(Photo Credit: milb.com)
Chosen by the Dodgers in the first round of the 2014 MLB draft, 20-year-old pitching sensation Grant Holmes continues to climb the ranks, and hopes to impress scouts and coaches after being promoted to High-A Rancho Cucamonga to begin the 2016 campaign.
In his second start of the season on Tuesday against Lake Elsinore, Holmes was able to keep the Storm at bay, throwing six strong innings of shutout ball. He surrendered only five hits and two walks while striking out seven as the Quakes came out on top, 4-1.
Holmes’ California League debut was just five days earlier against the same Storm squad. He struck out five batters in five solid innings of work, but didn’t factor into the decision. The 6’1″ righty gave up just one unearned run, while allowing two hits and two walks in the Quakes’ 3-2 defeat.
Once known for his ability to touch up to 98 MPH on the radar gun, Holmes has been letting off the gas as of late, prioritizing his focus on the command of his sometimes erratic fastball. Through his first two starts this season, his heater has been sitting right around the 92 MPH range, while occasionally topping out at 95 MPH.
“I think one of the big challenges at this level is reading the hitters, reading their swings,” Holmes told Curt Rallo of milb.com. “When I was in high school, I just tried to throw hard and strike everybody out. Out here, you can’t do that. You’re facing a lot better hitters. You have to be mentally tough and go after them.”
Realizing that he needed to develop his secondary pitches rather than depending on sheer power alone, Holmes has been finding success recently as a result of mixing speeds.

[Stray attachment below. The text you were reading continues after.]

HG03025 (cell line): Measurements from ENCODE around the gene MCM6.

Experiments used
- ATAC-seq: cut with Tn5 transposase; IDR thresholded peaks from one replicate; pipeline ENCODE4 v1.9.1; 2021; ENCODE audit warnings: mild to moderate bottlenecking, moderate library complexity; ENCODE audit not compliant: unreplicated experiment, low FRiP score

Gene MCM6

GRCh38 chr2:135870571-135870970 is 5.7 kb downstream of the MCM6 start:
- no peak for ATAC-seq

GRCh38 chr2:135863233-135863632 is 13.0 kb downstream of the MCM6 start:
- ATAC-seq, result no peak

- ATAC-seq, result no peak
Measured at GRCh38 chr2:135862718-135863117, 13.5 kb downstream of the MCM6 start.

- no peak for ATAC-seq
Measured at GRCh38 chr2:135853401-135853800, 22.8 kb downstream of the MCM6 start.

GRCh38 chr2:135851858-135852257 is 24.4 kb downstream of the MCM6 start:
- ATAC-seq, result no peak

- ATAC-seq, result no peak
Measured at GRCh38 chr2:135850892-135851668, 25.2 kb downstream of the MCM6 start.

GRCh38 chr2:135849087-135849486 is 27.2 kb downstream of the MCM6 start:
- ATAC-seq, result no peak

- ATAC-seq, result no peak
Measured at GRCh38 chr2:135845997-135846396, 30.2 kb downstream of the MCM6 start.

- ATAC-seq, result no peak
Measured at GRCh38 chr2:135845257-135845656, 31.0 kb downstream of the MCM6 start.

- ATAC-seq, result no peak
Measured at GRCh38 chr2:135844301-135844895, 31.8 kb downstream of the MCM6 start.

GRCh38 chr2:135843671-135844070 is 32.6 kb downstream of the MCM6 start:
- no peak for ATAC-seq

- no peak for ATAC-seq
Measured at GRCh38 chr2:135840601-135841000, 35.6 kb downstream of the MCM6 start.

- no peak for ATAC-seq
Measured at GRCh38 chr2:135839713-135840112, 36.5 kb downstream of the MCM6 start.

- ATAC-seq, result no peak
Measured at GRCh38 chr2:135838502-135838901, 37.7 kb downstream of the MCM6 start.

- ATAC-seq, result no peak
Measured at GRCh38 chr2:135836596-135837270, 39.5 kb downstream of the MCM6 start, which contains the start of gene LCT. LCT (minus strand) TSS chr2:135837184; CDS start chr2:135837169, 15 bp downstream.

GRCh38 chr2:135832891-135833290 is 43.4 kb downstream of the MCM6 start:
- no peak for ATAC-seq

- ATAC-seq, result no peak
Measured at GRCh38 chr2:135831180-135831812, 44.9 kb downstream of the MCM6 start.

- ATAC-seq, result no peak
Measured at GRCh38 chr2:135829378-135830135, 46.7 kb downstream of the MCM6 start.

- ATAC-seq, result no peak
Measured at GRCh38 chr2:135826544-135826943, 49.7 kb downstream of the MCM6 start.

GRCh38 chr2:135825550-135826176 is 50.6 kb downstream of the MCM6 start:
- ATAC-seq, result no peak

“My off-speed has been pretty good, changeup and slider,” Holmes added. “My sinker, you could call it a fastball, but it’s a little bit slower. Having learned that sinker over the past couple of years, when my command is a little off, that sinker comes in really handy.”
Following in the footsteps of his older brother Colby, who once pitched in the Atlanta Braves organization, Holmes attended Conway High School in Conway, SC. He committed to attend the University of Florida, but chose professional baseball and a $2.5 million signing bonus instead after being picked 22nd overall by the Dodgers just two years ago.
In 2014, he zipped through Rookie League at both Arizona and Ogden, then spent the entirety of last season at Low-A Great Lakes. While with the Loons, Holmes posted a 6-4 record with a 3.14 ERA, having struck out 117 batters over 103 innings of work. His early season dominance of the Midwest League in 2015 earned him a selection to the mid-season All-Star squad.
Holmes is currently ranked as the Dodgers’ third best prospect by MLB Pipeline. He’s known prominently for his ability to miss bats, as indicated by his career 10.3 K/9 in the minors. Besides his four-seamer and sinker, he also features a slider that breaks heavily, in addition to a changeup that continues to blossom. Once criticized by scouts for his shorter stature, he has filled out his frame nicely to the tune of 215 lbs., and should have no problem enduring a starter’s workload over the long haul.
As mentioned previously, Holmes’ biggest weakness is certainly his fastball command, revealed by his career 3.9 BB/9. Many pundits who follow him closely project him to eventually have a ceiling of a number three or number four starter at the big league level.
If Holmes is able to recapture his control, the brain trust here at TBPC believes that he may scamper through the High-A rankings, and conceivably make an appearance or two for Double-A Tulsa by season’s end. If all goes well, Holmes could possibly earn a non-roster invite to the Dodgers’ spring camp in 2017, where he would benefit exponentially from the guidance and advice of both big league players and coaches.
In the meantime, in addition to focusing his efforts on pinpointing his pitch location, Holmes continues to acclimate himself to the daily grind of being a professional baseball player.
“You mostly have to figure things out by yourself,” Holmes said. “You have to figure out how to grow up on your own and do things on your own. It was a little tough at first, but I got a feeling for it last year. This year, I got a little bit more confidence.”